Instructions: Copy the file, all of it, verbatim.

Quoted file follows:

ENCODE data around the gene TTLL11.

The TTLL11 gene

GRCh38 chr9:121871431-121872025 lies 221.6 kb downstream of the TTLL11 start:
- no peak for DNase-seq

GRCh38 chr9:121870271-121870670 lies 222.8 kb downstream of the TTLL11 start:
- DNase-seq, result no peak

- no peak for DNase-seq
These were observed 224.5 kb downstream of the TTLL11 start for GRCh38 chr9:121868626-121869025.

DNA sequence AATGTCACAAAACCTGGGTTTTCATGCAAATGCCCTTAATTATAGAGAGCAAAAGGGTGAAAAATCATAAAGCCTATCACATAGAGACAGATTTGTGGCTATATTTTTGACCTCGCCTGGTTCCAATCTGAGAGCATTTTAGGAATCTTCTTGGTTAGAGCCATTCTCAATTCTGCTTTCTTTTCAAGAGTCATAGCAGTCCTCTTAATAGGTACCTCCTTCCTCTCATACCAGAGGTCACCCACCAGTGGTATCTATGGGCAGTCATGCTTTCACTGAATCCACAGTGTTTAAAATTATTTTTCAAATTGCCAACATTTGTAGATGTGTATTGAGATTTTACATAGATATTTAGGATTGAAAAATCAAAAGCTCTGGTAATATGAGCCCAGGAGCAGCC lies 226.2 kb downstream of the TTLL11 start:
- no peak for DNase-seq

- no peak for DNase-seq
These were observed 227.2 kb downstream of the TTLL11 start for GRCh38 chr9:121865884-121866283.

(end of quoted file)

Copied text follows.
ENCODE data around the gene TTLL11.

The TTLL11 gene

GRCh38 chr9:121871431-121872025 lies 221.6 kb downstream of the TTLL11 start:
- no peak for DNase-seq

GRCh38 chr9:121870271-121870670 lies 222.8 kb downstream of the TTLL11 start:
- DNase-seq, result no peak

- no peak for DNase-seq
These were observed 224.5 kb downstream of the TTLL11 start for GRCh38 chr9:121868626-121869025.

DNA sequence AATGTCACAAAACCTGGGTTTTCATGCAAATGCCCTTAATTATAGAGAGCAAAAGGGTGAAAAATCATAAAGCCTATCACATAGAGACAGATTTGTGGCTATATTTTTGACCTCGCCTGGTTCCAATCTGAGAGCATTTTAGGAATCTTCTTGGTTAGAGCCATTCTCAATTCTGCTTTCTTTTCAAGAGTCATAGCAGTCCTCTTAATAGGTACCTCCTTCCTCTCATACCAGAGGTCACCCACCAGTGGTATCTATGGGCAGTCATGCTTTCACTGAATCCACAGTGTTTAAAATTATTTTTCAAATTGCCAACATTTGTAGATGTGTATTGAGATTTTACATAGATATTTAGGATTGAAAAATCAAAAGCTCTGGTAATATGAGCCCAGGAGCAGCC lies 226.2 kb downstream of the TTLL11 start:
- no peak for DNase-seq

- no peak for DNase-seq
These were observed 227.2 kb downstream of the TTLL11 start for GRCh38 chr9:121865884-121866283.